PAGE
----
Wonder Woman is the fourth movie in the DC Extended Universe and its second film following a single hero. Given the quality of the movies that preceded it and Wonder Woman's anemic presence in last year's Batman v Superman: Dawn of Justice, I really didn't have high hopes for this one. I figured I'd give it a shot, though, and to my surprise, it wasn't awful; in fact, I mostly enjoyed it.

Diana (Gal Gadot) is an Amazon from the island of Themyscira, a land occupied and governed entirely by women. When American fighter pilot Steve Trevor (Chris Pine) crash-lands off their coast, Diana rescues him and leaves her home to try to put an end to the First World War, which she believes to be the work of Ares, the god of war. Matters aren't as simple as she planned, though, and she ends up learning uncomfortable truths about humanity, as well as secrets of her own identity.

For the most part, Wonder Woman is a relief from the dour, clunky DC films that have preceded it. First off – this one is in color! Gone are the days of gray-and-orange sludge; this movie has green grass and a blue sky. More importantly, Wonder Woman's costume has taken on some classic red and blue. The requisite sexist and fish-out-of- water scenes are mostly given their appropriate time on screen without becoming tedious, and a good deal of the intended humor actually lands. There's an improvised scene early on featuring the two leads on a boat at sea, and they play off of each other wonderfully.

Unfortunately, the film still suffers from a lot of the issues that the previous DC films have: awkward pacing, on-the-nose dialog, weak villains, and an overwhelming score that beats you over the head with what you're supposed to feel at every step of the way. The movie is also incredibly cheesy, and while there is an appropriate, or even desired amount of cheese in a comic book movie, I found myself groaning a bit too much from it all. The battle scenes also manage to out- Snyder Zack Snyder in terms of their overuse of slow motion and "awesome", impractical fighting. When Wonder Woman herself isn't involved in scenes, I tend to lose interest, and the reveal toward the end of the film hit me like a handful of Triscuits.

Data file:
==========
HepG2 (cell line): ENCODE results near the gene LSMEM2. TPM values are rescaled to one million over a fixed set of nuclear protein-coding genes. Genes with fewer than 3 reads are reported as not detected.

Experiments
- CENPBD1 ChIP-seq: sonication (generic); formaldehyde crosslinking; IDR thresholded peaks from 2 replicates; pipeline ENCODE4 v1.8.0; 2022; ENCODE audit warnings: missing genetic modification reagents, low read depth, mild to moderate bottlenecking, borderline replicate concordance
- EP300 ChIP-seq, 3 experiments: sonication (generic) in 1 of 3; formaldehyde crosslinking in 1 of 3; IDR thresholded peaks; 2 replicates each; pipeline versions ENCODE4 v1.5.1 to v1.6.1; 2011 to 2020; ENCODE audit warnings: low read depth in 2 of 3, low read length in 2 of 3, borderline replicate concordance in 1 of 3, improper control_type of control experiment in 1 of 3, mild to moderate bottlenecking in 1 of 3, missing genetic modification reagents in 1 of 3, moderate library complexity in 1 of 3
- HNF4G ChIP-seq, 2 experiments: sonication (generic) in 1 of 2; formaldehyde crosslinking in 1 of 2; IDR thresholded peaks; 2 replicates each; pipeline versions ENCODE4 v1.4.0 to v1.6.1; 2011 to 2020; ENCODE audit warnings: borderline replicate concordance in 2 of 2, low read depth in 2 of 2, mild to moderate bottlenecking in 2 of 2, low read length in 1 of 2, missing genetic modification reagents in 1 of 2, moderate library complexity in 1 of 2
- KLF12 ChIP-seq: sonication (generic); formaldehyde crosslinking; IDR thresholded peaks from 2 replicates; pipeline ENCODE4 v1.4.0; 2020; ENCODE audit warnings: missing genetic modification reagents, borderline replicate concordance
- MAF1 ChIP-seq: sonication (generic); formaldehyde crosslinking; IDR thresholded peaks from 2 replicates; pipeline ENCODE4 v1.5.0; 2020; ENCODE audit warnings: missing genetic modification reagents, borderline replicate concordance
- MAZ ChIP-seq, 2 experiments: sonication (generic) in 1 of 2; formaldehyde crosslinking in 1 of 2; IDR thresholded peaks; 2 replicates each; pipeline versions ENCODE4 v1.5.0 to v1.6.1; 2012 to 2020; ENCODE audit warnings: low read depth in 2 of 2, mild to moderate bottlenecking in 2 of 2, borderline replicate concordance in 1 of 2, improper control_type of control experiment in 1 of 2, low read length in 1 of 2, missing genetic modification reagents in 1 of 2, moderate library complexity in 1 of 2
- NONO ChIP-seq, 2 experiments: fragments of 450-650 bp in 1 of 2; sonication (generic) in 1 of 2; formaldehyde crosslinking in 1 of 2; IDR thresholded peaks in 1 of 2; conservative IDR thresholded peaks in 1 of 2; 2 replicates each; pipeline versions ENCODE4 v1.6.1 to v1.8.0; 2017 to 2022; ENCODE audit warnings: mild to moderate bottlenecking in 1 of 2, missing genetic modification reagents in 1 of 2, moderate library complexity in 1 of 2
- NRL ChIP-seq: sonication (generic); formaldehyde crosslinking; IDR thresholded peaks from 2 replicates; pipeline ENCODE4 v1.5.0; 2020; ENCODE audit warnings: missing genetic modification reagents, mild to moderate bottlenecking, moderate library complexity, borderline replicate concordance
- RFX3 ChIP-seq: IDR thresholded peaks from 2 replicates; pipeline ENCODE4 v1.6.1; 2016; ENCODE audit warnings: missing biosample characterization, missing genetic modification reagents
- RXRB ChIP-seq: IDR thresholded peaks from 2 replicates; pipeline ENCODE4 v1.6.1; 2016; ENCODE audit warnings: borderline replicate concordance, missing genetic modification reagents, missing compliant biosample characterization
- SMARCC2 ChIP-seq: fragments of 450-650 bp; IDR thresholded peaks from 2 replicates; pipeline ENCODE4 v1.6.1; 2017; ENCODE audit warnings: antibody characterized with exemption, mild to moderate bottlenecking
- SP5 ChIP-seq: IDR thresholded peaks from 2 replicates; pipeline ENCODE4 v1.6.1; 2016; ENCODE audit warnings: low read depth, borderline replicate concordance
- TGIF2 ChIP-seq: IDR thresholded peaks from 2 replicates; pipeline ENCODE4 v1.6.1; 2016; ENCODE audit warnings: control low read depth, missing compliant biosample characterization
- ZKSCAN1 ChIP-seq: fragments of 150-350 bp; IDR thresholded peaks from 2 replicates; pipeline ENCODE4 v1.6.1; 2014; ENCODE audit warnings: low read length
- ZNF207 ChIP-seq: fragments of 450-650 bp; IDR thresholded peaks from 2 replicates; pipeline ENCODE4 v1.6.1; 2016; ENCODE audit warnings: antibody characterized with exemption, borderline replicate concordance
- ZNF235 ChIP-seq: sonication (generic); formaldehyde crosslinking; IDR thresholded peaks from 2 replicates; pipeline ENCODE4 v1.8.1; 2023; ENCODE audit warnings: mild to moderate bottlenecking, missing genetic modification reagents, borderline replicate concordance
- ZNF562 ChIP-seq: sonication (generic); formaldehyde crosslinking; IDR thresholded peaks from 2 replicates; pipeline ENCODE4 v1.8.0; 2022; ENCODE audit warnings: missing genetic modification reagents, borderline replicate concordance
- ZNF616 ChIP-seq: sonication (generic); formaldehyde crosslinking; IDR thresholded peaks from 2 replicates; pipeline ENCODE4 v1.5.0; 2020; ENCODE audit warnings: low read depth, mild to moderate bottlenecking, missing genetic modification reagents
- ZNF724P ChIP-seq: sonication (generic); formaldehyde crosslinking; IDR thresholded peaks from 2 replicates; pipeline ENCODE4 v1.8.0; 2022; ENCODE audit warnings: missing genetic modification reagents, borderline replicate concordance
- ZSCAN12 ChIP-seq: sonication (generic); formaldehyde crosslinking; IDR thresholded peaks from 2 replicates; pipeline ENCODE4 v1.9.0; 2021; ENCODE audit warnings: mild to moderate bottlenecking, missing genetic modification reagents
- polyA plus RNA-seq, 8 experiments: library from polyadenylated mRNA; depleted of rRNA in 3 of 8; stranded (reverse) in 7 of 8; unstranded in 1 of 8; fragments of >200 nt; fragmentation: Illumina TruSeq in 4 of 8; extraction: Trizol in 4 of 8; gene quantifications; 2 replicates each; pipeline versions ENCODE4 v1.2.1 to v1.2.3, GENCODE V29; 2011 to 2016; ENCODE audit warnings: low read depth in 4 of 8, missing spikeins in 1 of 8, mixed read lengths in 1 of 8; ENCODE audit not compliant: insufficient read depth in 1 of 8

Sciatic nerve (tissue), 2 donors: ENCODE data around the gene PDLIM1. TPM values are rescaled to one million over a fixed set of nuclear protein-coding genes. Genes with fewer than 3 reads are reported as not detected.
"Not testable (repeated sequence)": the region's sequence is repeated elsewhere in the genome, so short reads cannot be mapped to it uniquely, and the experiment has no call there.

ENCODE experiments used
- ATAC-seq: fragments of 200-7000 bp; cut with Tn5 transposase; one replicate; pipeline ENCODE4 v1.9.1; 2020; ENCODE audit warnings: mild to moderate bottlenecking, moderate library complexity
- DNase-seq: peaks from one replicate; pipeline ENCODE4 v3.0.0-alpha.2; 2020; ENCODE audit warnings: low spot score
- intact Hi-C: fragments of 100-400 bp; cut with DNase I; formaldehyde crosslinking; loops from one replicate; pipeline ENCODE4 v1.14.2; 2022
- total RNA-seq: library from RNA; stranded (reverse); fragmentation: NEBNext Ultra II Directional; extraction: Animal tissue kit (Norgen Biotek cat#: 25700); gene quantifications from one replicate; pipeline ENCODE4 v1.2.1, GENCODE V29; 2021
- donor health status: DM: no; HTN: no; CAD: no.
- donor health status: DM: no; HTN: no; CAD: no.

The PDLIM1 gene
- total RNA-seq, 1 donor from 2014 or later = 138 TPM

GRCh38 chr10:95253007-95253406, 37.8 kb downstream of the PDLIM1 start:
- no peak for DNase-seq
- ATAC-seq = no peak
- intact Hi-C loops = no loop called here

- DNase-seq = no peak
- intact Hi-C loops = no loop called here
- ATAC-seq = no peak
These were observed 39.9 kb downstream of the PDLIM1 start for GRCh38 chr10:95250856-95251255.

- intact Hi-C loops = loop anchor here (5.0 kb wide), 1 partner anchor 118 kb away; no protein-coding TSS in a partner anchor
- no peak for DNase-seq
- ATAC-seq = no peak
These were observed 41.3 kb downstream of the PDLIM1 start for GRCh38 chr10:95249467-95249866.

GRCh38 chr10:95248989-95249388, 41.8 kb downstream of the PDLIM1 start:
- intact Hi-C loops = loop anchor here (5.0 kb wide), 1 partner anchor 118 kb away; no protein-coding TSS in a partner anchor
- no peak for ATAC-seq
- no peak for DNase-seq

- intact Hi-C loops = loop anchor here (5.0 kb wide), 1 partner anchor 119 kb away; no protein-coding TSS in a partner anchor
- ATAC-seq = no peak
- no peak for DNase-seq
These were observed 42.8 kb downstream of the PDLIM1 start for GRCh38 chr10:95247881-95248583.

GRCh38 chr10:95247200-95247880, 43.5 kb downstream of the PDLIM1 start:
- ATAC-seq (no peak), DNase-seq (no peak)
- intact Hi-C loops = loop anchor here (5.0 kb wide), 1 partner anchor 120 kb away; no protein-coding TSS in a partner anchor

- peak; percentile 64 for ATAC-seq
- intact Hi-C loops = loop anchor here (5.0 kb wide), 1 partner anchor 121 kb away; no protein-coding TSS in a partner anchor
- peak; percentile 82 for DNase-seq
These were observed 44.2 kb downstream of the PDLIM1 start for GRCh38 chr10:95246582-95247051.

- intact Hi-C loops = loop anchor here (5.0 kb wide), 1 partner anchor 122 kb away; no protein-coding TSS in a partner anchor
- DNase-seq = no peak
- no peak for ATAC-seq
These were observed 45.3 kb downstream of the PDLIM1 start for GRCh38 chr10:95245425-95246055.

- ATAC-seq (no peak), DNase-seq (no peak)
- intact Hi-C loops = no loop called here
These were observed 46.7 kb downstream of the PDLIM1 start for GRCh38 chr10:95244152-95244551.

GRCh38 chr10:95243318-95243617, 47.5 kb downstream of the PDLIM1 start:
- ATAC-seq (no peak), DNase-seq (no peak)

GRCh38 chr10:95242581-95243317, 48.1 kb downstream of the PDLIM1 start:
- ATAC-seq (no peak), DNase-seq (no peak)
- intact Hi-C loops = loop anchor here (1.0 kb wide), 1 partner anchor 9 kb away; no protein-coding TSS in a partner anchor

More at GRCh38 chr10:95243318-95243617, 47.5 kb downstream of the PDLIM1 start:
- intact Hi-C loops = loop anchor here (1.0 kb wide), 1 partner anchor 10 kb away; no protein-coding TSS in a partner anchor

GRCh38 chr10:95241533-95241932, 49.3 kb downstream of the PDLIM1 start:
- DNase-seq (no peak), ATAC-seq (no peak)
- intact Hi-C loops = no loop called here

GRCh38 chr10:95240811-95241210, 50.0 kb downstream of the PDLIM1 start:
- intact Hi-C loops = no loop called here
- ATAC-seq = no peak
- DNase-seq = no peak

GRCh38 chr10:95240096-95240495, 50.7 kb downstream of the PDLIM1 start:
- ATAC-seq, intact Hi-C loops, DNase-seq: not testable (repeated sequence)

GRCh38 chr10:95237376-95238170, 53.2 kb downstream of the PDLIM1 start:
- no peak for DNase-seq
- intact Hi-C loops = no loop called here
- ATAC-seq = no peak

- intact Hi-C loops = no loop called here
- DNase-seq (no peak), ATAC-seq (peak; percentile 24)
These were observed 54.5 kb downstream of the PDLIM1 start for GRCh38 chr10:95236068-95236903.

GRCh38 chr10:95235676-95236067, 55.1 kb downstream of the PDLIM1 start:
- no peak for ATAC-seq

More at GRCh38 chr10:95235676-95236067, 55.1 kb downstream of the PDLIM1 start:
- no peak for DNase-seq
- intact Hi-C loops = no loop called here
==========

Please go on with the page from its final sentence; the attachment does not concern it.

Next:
Far and away the best aspect of the movie is Wonder Woman herself. Gal Gadot's performance as a naive hero with an overpowering sense of duty is impeccable, and I loved watching her work. This character saves people because she wants to save them, and it is truly compelling to watch such a pure expression of a superhero. We have seen enough movies about heroes begrudgingly doing their work; in BvS, Superman looks pained to help, and Batman doesn't even try to save anyone.

Wonder Woman in this film just might be my favorite superhero in the current cinematic universes, across both Marvel's and DC's movies. We see a hero who fights for those who can't fight for themselves. Marvel has produced quippy dialog and some fun fight scenes, but its heroism has faltered lately. For their deity superhero, they gave us a pile of cardboard with a hammer and a sexy accent. I haven't been this excited for comic book movies since the first Avengers film, and I really wasn't expecting that from DC at this point.

I recommend this movie, not for its intrinsic qualities as a film but for the direction it is potentially taking the DCEU and for its main character. I still don't have high hopes for Justice League, but if they keep this hero doing what she does best, I'll probably be just fine with it.
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It's a magical day!
18 July 2017
A lot of movies are bad, some movies are good, and a handful of movies are so bad that they are great. Then, there are those movies – those very, very few – that transcend any established ideas of "good" or "bad" and find themselves a special place in the world of cinema. For years, movies like The Room and Rocky Horror Picture Show have been loved by thousands around the world, not for their merits as works of art but for something different from and far better than what could have been intended by their creators. New cult hits come about once or twice a decade, and while it is still relatively new, Fateful Findings has quickly proved itself among the greats.

The movie follows Dylan (Neil Breen), a man gifted with magical powers by a magical rock he found as a child. He works as an author but is secretly hacking into government and corporate computer networks in order to expose their corruption to the world. As he dives further into his work and his life becomes stranger and more dangerous, he must find the strength to finish his work.